In the news this week has been the disturbing reaction of Christian conservatives, particularly Republican officials, to Pres. Obama’s reference to the Crusades as an example of religious violence. Because history is a weapon in today’s world, this episode in history, which left between one and three million people dead, has become a litmus test for how much one loves Jesus and identifies with a particular brand of conservative Christian culture against all others. Here’s conservative former Sen. Rick Santorum justifying the Crusades:
The idea that the Crusades and the fight of Christendom against Islam is somehow an aggression on our part is absolutely anti-historical. And that is what the perception is by the American left who hates Christendom. They hate Christendom. They hate Western civilization at the core. That’s the problem.
Jonah Goldberg declared that the Crusades were defensive in nature.
Muslims conquered Jerusalem from the Christian East Roman (Byzantine) empire in 637 CE. (It had previously fallen to the Persians in 614, but had been regained.) The Crusades began in 1095, and the Crusaders retook Jerusalem in 1099—more than 450 years after the conquest! In chronological terms, it would be like Spain deciding today that it was finally time to revenge itself against England for the defeat of the Spanish Armada.
[Update: The claim that conservatives were citing the fall of Jerusalem as a justification for the Crusades, repeated in the Daily Beast article linked above, appears to originate with Slate journalist William Saletan, but after more research, I have not been able to confirm exactly how many conservatives specifically cited this. William Donohue of the Catholic League was one, and Jonah Golberg was another, both citing Bernard Lewis.]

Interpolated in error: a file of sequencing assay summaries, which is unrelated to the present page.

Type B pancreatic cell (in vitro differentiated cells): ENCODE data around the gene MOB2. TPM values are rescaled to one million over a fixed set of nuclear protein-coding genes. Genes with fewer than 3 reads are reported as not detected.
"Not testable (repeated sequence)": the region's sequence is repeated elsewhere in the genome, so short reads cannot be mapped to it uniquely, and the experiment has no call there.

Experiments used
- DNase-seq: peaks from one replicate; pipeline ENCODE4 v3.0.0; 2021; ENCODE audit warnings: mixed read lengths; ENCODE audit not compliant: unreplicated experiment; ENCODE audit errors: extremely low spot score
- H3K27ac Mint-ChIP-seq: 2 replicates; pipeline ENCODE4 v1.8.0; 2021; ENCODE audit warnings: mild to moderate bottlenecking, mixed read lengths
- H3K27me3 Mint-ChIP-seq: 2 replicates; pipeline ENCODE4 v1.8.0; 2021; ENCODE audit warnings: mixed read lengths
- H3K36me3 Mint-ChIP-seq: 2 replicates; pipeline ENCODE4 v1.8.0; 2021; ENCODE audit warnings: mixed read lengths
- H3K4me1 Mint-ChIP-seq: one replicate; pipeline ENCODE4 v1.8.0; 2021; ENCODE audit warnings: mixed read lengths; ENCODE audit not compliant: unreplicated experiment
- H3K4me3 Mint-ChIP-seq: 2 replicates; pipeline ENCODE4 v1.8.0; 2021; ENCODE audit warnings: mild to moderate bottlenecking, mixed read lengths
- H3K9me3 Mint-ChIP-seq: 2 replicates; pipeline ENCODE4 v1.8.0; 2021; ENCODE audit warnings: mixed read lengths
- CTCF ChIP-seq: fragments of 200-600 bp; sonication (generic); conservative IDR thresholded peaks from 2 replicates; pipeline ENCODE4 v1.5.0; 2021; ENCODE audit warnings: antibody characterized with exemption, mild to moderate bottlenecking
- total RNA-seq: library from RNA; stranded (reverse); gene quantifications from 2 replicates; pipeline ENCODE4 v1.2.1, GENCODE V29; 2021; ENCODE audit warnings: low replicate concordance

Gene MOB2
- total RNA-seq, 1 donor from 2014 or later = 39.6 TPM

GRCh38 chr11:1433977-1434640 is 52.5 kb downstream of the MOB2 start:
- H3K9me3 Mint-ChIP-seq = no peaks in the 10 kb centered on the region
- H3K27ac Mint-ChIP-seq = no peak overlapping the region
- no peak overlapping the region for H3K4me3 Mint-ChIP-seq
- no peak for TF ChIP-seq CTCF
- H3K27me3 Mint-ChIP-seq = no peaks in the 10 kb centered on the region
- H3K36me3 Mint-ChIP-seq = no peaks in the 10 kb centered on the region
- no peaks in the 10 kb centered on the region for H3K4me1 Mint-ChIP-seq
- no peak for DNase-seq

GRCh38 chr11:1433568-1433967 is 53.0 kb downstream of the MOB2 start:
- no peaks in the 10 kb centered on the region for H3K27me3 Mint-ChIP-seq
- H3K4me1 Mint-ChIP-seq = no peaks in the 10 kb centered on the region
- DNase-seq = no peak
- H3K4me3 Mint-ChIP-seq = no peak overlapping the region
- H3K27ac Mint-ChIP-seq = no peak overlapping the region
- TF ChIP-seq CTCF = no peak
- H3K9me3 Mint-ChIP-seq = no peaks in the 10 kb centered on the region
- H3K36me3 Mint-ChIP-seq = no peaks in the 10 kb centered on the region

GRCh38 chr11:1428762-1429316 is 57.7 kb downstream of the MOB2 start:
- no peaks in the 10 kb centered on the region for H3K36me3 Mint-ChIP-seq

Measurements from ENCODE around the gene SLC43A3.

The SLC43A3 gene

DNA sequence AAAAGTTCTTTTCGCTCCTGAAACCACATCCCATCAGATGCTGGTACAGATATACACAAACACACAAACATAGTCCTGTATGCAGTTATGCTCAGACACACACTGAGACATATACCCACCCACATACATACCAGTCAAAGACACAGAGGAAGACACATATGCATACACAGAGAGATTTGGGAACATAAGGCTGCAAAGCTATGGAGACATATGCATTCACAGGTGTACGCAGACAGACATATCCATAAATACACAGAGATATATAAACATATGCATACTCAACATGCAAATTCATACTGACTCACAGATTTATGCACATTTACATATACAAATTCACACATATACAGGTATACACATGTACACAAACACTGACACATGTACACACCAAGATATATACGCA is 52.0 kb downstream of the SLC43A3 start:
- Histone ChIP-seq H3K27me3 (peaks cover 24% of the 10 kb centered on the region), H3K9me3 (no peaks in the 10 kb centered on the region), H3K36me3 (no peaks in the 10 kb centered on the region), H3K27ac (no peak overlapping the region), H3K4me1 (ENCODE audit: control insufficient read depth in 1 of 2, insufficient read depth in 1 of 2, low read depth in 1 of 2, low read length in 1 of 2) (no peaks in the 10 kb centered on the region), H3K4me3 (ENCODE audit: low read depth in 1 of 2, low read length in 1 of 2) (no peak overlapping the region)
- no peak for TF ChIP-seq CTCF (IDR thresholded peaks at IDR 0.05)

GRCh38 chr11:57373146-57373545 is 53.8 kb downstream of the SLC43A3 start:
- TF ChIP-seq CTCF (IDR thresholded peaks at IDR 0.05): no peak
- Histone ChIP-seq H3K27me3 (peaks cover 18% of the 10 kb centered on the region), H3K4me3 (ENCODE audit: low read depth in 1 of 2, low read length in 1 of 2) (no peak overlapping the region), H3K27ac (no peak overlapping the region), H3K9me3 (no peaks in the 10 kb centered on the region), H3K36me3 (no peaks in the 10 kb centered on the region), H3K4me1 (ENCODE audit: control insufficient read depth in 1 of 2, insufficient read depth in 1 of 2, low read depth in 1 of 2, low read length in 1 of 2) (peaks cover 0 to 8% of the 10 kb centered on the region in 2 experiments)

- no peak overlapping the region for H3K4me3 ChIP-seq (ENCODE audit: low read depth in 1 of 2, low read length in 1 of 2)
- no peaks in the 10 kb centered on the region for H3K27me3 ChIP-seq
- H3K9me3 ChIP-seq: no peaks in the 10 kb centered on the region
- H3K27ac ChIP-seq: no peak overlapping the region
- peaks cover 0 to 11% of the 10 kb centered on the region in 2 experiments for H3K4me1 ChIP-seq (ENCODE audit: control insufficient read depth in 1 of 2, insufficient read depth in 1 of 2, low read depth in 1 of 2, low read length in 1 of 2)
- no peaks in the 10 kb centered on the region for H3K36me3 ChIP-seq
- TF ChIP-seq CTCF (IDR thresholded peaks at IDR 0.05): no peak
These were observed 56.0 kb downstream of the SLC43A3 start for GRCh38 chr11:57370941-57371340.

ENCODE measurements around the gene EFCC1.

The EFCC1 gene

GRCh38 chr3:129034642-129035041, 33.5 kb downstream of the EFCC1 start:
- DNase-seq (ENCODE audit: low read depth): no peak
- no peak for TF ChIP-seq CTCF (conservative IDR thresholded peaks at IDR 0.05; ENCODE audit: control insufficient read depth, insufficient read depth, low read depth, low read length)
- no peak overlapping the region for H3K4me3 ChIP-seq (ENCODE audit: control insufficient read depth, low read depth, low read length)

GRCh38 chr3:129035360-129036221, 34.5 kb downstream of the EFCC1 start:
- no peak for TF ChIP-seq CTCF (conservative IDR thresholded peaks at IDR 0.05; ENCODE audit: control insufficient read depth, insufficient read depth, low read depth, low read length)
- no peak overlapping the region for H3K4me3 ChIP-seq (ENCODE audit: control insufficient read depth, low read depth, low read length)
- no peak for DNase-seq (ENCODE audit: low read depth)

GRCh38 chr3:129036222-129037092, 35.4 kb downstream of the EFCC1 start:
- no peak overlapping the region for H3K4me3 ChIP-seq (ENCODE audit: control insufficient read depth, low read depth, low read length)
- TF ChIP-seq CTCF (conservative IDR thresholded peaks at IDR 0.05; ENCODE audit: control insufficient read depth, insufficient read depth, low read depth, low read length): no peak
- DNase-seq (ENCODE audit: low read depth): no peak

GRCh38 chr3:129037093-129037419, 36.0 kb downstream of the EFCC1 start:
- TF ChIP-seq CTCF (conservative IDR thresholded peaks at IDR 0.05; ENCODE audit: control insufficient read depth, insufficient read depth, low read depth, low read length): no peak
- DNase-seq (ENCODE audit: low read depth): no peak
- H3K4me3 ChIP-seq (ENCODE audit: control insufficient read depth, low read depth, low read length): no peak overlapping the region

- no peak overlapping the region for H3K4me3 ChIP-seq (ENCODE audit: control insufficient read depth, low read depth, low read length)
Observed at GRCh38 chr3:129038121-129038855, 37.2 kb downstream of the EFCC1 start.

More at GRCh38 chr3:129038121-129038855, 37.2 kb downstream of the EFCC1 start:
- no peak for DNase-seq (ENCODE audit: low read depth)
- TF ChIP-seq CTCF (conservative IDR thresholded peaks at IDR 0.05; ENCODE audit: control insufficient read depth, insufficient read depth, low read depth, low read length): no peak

This isn’t just a disturbing bit of Christian apologia but also symptomatic of the widespread revisionist history we see across the fringe spectrum as well. The Crusades made the careers of the Knights Templar, and we see in fringe history a similar justification of the Crusades as having a secret agenda that somehow excuses their barbarity. The Disinformation Guide to Ancient Aliens etc. attributes the Crusades to the Templars’ manipulation to recover the Ancient of Days. Similarly, Scott Wolter, as you remember, excused the Crusades as a conspiracy designed to get the Templars to Jerusalem to recover from the Temple Mount “technology,” “scrolls,” and other material that the Muslims somehow failed to find while building the Dome of the Rock. Wolter, like Santorum, similarly accused Islam of aggressive actions that resulted in the “proto-Templars” fleeing Spain for Arizona.
Speaking of Scott Wolter, over on his blog, our favorite forensic geologist expressed sympathy for the 9/11 Truth movement. When someone brought up a conspiracy theory that the Pentagon was not hit by a jet on September 11, 2001, Wolter, who worked on analyzing the Pentagon crash site after 9/11, rightly criticized this conspiracy theory before making some ill-considered remarks that suggest that he sympathizes with conspiracy theorists about the destruction of the World Trade Center: “I have no problem with people being skeptical about what happened on 9-11. I don't know all that happened at Ground Zero, but I do know what happened at the Pentagon.” Conspiracy theorists who share Wolter’s obsession with Freemasons have asserted that Al-Qaeda targeted the Twin Towers as representations of Freemasonry’s twin pillars, Jachin and Boaz, which in turn are implied in some Masonic texts to be related to the Pillars of Wisdom set up by Enoch before the Flood to preserve antediluvian knowledge.